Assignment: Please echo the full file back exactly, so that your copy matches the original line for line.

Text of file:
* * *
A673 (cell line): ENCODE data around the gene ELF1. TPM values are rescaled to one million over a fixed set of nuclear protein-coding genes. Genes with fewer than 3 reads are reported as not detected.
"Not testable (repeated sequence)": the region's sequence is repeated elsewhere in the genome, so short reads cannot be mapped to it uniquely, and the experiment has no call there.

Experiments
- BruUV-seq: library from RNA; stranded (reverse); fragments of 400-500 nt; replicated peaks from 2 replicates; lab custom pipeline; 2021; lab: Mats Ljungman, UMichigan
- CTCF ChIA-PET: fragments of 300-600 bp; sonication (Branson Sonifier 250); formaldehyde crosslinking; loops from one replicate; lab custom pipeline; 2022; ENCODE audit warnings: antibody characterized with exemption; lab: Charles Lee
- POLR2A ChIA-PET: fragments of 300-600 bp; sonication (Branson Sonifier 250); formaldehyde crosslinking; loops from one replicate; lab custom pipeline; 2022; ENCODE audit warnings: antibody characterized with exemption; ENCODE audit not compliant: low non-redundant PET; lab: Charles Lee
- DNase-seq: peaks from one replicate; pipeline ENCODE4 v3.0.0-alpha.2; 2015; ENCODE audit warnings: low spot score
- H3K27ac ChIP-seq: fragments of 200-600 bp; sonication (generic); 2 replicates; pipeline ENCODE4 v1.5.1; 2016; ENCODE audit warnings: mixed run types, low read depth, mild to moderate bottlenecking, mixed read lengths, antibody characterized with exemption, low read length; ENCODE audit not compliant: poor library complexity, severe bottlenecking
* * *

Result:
A673 (cell line): ENCODE data around the gene ELF1. TPM values are rescaled to one million over a fixed set of nuclear protein-coding genes. Genes with fewer than 3 reads are reported as not detected.
"Not testable (repeated sequence)": the region's sequence is repeated elsewhere in the genome, so short reads cannot be mapped to it uniquely, and the experiment has no call there.

Experiments
- BruUV-seq: library from RNA; stranded (reverse); fragments of 400-500 nt; replicated peaks from 2 replicates; lab custom pipeline; 2021; lab: Mats Ljungman, UMichigan
- CTCF ChIA-PET: fragments of 300-600 bp; sonication (Branson Sonifier 250); formaldehyde crosslinking; loops from one replicate; lab custom pipeline; 2022; ENCODE audit warnings: antibody characterized with exemption; lab: Charles Lee
- POLR2A ChIA-PET: fragments of 300-600 bp; sonication (Branson Sonifier 250); formaldehyde crosslinking; loops from one replicate; lab custom pipeline; 2022; ENCODE audit warnings: antibody characterized with exemption; ENCODE audit not compliant: low non-redundant PET; lab: Charles Lee
- DNase-seq: peaks from one replicate; pipeline ENCODE4 v3.0.0-alpha.2; 2015; ENCODE audit warnings: low spot score
- H3K27ac ChIP-seq: fragments of 200-600 bp; sonication (generic); 2 replicates; pipeline ENCODE4 v1.5.1; 2016; ENCODE audit warnings: mixed run types, low read depth, mild to moderate bottlenecking, mixed read lengths, antibody characterized with exemption, low read length; ENCODE audit not compliant: poor library complexity, severe bottlenecking